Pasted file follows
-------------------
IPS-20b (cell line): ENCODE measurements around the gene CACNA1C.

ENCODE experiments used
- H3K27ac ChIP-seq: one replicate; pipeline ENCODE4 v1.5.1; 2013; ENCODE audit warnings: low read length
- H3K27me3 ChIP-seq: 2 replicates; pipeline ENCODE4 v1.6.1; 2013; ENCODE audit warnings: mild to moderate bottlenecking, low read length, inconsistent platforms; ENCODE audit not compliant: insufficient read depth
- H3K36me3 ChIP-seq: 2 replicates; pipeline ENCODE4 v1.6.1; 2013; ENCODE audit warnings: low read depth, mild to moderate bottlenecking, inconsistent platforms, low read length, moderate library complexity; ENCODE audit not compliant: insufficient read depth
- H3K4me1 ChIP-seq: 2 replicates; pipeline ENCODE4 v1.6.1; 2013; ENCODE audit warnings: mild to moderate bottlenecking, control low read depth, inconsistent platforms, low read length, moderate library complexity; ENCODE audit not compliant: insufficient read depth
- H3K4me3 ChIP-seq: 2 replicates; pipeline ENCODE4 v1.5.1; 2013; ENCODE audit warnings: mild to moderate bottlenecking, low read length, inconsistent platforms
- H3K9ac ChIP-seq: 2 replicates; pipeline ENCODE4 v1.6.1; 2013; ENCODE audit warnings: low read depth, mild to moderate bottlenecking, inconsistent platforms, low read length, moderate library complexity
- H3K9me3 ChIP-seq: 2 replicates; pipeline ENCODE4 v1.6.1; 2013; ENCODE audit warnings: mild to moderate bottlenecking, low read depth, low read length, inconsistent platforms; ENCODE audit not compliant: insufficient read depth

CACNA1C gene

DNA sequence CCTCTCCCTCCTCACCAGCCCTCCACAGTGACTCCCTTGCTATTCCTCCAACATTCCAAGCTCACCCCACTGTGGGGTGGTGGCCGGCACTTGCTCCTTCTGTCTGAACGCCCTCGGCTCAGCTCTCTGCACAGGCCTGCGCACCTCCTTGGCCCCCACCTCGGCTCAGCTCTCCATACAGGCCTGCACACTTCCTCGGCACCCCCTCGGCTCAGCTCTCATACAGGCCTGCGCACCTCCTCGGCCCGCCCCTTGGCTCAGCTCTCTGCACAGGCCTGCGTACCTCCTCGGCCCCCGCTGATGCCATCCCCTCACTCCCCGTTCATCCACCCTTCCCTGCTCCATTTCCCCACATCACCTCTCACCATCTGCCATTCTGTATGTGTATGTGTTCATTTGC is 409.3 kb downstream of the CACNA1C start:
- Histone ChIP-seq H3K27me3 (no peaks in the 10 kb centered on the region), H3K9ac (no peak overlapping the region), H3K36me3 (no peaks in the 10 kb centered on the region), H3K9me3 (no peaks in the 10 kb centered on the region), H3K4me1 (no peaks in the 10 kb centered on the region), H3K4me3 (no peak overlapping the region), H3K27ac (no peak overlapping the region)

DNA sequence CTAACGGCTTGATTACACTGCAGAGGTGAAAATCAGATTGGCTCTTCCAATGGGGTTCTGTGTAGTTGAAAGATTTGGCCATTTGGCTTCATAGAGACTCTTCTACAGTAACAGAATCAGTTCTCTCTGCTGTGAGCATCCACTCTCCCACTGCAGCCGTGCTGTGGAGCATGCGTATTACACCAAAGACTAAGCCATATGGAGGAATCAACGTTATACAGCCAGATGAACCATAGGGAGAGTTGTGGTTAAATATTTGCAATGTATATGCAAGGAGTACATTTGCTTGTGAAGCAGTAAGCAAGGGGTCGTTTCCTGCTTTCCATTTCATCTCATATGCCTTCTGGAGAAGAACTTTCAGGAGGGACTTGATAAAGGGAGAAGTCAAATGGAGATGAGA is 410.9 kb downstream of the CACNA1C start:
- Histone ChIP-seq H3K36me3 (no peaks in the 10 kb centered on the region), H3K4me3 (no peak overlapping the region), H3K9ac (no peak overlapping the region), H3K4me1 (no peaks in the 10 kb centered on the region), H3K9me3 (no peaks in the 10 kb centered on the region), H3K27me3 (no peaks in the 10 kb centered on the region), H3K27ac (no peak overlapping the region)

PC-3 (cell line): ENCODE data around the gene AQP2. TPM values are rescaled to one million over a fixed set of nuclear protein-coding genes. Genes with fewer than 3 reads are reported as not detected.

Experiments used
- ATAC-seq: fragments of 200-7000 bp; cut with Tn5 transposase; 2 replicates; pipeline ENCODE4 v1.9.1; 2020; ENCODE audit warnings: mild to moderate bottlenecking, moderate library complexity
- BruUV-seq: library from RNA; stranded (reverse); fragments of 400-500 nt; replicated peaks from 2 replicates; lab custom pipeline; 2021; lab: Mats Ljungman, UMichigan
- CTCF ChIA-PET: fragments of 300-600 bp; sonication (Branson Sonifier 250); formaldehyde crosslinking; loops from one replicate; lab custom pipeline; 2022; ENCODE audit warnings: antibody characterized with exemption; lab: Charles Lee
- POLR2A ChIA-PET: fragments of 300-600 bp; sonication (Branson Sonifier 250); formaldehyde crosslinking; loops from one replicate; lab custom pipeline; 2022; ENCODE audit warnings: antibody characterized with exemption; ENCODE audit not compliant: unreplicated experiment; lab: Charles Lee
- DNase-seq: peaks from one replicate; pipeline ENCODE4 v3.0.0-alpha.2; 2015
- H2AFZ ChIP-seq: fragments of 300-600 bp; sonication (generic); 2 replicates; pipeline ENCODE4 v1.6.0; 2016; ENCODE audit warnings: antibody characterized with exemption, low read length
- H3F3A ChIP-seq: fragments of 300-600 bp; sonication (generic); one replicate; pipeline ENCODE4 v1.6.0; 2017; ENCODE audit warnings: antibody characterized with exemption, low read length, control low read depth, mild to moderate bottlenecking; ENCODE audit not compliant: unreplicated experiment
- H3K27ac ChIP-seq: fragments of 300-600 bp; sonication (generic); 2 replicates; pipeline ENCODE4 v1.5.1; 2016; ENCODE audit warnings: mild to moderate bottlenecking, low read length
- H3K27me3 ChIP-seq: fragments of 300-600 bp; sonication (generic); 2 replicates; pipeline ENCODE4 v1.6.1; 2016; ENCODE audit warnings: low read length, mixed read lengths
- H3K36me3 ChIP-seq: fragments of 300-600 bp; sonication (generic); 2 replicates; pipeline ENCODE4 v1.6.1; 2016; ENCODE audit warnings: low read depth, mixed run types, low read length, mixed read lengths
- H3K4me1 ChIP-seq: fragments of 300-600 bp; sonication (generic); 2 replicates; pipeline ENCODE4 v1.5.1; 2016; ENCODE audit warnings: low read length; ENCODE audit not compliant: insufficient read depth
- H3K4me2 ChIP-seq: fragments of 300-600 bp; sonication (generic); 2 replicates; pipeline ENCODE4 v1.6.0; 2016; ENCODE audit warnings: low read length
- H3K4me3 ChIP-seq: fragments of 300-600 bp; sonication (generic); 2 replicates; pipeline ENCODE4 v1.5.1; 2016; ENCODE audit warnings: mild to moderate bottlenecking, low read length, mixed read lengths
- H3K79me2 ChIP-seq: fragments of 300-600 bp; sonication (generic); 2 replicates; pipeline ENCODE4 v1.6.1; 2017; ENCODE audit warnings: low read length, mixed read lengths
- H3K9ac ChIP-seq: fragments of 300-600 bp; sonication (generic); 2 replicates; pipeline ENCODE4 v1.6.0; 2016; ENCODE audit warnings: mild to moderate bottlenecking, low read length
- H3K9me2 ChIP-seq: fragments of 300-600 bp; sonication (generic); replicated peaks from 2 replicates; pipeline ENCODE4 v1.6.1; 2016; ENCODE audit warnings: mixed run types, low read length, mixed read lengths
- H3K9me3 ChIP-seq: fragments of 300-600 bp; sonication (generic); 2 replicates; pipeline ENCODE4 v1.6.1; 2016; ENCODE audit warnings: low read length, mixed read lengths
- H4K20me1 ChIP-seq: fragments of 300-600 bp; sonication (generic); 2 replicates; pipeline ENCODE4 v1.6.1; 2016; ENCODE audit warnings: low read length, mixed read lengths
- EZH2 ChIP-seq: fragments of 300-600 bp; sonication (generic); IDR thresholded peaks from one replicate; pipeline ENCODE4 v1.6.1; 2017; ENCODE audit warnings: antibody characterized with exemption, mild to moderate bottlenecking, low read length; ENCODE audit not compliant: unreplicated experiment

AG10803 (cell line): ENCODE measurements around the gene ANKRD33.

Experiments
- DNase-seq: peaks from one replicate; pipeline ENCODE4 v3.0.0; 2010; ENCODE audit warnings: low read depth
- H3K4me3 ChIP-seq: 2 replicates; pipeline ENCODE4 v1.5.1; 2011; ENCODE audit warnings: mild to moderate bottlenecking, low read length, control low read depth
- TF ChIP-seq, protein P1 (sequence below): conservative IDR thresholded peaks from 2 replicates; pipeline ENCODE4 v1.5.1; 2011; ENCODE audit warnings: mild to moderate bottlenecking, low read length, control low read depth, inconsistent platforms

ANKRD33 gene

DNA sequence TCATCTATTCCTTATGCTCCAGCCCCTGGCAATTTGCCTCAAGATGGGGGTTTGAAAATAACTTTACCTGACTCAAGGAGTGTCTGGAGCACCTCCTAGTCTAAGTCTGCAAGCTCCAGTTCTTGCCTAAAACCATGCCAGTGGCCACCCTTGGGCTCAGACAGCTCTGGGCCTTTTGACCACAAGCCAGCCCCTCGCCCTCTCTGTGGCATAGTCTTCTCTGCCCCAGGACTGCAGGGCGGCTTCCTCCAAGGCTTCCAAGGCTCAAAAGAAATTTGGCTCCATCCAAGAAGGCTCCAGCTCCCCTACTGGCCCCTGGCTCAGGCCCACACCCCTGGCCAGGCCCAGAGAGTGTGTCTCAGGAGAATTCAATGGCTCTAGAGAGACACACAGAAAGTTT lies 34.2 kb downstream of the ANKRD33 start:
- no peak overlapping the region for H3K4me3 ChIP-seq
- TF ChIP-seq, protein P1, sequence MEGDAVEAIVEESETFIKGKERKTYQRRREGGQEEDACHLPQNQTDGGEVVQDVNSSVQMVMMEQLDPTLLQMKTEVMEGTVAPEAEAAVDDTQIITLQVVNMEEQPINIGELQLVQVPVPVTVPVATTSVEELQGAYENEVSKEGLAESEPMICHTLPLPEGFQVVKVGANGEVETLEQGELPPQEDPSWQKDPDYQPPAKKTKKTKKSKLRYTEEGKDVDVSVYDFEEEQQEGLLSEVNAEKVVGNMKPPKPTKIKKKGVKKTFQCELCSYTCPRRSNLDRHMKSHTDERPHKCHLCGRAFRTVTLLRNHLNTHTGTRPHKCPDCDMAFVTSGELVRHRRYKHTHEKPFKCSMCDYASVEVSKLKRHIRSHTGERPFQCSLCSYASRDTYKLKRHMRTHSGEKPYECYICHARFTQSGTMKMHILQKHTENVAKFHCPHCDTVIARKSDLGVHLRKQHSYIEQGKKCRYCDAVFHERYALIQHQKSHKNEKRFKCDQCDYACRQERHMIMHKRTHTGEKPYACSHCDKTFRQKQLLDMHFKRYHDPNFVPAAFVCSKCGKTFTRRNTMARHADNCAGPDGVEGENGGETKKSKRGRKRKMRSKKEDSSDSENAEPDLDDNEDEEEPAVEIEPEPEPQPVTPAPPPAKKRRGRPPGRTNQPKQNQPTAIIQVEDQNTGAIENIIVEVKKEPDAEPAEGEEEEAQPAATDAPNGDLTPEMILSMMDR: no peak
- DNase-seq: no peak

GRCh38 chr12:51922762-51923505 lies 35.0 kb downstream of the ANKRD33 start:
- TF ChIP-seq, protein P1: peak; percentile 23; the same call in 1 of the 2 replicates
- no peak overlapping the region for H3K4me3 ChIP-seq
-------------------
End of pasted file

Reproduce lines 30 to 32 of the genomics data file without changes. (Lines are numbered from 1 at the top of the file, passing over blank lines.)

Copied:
- H3K79me2 ChIP-seq: fragments of 300-600 bp; sonication (generic); 2 replicates; pipeline ENCODE4 v1.6.1; 2017; ENCODE audit warnings: low read length, mixed read lengths
- H3K9ac ChIP-seq: fragments of 300-600 bp; sonication (generic); 2 replicates; pipeline ENCODE4 v1.6.0; 2016; ENCODE audit warnings: mild to moderate bottlenecking, low read length
- H3K9me2 ChIP-seq: fragments of 300-600 bp; sonication (generic); replicated peaks from 2 replicates; pipeline ENCODE4 v1.6.1; 2016; ENCODE audit warnings: mixed run types, low read length, mixed read lengths